As a product marketer it's vital you take ownership of the message your product is sending to potential customers. If you fail to at the very least define your product, other people will define it for you, and you might not appreciate the outcome.

There's a lot of misconceptions around messaging and best practices, so let’s leave everything we think we know about it at the door and strip it right back to its bare bones, starting with what it actually means.

What is product messaging?

Product messaging is the message your product sends to potential customers. Sounds simple right? Well, its definition may be, but getting the right message out there in the right way can be difficult. Most people think the foundation of their message is listing a bunch of features and benefits, and while those things do need to be defined, they shouldn’t be where you start developing your product messaging.

Why is product messaging important?

Whether customers perceive a product as excellent, rather than just ok, is the direct result of product messaging (and positioning, of course!).

It’s how you communicate your product’s inherent value to potential customers.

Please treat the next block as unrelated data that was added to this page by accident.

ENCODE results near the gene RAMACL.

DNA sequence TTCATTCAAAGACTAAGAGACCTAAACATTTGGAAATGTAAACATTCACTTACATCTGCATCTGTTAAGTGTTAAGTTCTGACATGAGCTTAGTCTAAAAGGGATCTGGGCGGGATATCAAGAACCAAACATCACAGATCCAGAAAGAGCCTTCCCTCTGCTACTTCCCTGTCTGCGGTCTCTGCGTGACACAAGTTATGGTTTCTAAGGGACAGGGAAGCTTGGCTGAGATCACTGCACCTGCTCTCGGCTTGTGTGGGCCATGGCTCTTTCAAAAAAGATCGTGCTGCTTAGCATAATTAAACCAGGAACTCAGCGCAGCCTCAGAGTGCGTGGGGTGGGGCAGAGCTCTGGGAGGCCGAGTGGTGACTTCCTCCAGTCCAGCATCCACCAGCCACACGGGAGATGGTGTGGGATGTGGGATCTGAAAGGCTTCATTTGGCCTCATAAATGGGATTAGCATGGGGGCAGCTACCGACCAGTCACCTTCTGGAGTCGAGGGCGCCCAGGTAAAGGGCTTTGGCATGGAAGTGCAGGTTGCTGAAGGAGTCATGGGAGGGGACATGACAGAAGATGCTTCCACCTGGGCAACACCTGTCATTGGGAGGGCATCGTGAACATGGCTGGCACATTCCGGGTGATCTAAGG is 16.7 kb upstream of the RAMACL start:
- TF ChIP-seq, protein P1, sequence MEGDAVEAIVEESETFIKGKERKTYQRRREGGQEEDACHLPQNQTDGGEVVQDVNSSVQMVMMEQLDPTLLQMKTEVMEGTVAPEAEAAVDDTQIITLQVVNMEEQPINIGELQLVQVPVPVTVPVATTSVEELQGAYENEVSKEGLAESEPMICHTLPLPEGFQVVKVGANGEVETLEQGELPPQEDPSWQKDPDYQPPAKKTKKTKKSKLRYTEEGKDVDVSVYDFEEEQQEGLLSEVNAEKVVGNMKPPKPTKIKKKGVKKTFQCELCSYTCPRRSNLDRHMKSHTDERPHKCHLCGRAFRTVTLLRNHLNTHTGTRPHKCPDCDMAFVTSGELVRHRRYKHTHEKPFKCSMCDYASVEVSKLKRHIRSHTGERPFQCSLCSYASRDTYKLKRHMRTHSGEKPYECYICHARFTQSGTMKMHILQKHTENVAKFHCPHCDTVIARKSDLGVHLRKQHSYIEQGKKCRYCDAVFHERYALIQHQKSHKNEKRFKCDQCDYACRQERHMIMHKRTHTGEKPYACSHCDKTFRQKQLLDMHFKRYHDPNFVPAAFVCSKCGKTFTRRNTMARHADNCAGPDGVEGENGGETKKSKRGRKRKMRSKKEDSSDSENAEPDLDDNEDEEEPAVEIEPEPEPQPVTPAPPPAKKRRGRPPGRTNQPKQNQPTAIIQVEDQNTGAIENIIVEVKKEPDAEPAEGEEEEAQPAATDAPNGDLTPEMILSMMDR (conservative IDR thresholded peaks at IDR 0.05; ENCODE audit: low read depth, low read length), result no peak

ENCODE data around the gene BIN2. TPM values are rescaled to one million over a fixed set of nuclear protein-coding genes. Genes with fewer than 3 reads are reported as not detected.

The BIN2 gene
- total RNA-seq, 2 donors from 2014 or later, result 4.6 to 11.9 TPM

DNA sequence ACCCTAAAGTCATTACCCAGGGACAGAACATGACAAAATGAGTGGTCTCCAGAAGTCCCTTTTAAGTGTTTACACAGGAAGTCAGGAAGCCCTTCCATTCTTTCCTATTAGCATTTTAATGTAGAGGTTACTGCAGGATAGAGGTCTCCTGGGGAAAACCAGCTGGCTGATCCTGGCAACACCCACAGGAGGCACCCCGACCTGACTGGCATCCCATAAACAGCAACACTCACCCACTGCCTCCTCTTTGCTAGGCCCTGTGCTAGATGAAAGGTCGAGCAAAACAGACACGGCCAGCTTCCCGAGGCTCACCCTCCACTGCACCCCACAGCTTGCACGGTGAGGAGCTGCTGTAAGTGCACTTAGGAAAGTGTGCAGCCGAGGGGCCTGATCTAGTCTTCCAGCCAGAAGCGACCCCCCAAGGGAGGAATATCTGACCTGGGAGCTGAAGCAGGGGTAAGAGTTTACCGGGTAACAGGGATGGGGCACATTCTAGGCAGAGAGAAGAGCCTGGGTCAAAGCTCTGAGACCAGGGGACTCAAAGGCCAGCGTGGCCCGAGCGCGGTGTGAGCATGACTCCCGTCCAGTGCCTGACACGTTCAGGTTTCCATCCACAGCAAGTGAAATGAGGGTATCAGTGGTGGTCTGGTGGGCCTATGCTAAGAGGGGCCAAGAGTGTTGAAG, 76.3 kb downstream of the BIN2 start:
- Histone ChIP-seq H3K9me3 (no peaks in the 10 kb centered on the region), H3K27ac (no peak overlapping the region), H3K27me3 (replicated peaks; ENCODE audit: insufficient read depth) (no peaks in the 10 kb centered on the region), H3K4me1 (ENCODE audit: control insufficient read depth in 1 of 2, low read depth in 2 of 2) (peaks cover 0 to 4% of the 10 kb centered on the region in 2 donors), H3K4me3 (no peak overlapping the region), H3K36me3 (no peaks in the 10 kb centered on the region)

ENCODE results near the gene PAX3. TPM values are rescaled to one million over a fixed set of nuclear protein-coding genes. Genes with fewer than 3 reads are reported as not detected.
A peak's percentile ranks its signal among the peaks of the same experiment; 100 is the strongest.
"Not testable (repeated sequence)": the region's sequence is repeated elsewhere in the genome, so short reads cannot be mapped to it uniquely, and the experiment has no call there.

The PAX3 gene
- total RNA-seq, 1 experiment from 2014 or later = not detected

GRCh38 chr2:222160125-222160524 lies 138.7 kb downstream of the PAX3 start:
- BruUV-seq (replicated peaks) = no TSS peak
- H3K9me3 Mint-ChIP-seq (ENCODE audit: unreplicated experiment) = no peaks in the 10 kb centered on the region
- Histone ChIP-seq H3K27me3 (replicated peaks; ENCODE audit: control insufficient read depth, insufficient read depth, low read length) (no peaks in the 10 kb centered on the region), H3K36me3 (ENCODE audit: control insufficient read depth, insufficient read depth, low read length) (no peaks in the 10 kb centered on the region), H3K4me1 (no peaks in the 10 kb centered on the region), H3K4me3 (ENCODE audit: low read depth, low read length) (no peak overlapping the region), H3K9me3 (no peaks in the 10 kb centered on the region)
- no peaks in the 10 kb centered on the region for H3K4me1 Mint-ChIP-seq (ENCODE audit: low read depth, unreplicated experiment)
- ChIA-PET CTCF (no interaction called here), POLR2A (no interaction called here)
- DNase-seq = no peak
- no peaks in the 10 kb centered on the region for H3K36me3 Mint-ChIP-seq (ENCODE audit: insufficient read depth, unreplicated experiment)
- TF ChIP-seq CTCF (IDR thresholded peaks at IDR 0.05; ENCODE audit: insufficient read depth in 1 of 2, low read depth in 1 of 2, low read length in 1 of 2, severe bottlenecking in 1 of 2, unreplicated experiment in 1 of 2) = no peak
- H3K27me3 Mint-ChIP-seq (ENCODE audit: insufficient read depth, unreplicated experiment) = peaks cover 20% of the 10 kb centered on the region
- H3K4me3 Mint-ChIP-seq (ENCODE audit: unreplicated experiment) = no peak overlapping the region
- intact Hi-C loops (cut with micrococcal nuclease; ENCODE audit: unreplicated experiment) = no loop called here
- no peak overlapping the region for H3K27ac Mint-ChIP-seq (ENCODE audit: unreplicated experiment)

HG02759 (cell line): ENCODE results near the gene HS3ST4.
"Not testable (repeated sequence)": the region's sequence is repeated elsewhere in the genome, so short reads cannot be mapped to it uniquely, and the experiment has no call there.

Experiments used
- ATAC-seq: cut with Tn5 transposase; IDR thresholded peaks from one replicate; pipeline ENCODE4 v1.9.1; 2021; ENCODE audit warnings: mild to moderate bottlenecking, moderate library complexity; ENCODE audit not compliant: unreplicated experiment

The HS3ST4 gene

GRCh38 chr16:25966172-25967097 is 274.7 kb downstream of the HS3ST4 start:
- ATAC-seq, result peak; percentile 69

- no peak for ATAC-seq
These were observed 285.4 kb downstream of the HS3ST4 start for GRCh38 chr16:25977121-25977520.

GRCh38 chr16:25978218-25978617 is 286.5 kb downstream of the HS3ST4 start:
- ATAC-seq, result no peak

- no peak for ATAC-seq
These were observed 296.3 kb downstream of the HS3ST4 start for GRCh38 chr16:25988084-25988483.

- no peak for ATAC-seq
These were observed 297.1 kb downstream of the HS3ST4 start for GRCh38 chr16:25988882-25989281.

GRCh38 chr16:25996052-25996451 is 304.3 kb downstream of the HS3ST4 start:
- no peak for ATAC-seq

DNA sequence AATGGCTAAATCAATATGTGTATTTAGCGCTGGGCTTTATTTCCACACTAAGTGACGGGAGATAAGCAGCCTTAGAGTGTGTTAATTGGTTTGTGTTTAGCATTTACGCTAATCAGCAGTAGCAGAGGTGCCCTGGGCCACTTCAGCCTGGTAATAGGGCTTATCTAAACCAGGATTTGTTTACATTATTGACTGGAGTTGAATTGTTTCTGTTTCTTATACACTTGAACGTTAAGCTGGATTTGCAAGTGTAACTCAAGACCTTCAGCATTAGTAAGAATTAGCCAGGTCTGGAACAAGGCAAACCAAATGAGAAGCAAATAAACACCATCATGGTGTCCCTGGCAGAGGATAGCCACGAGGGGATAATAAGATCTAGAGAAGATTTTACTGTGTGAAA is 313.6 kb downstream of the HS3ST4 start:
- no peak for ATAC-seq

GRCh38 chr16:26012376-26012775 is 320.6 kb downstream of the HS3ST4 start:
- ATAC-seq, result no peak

Product messaging, when it’s done properly, provides strategic guidance to PR teams, external marketing communications, and sales, and can even be used for internal sales and employee training.

How to create product messaging

Product messaging should lead with the value your product provides to consumers. How does it improve their life? Does it provide them with a solution to the problem they have?

Focussing on how your product impacts the customer’s experience is vital, but how do you get to that point of understanding?

Understand the core value of your product

The core value of your product is all of the benefits your product provides a customer. It’s less about the tactical solution your product can achieve and more about what the tactical solution is building towards in terms of goal attainment.

Your product’s core value should be concise, simple to understand, and easy to connect with.

Demonstrate your value

Once you’ve settled on your product’s core value, show potential customers what that value looks like in real life. You could use a case study to demonstrate the value your product provides. Many SaaS companies do this using their own products.

Take Vidyard for example, they send personalized videos to interested buyers to demonstrate what their software can do, they also offer a ton of video content to engage with while prospective customers take a wander through their website.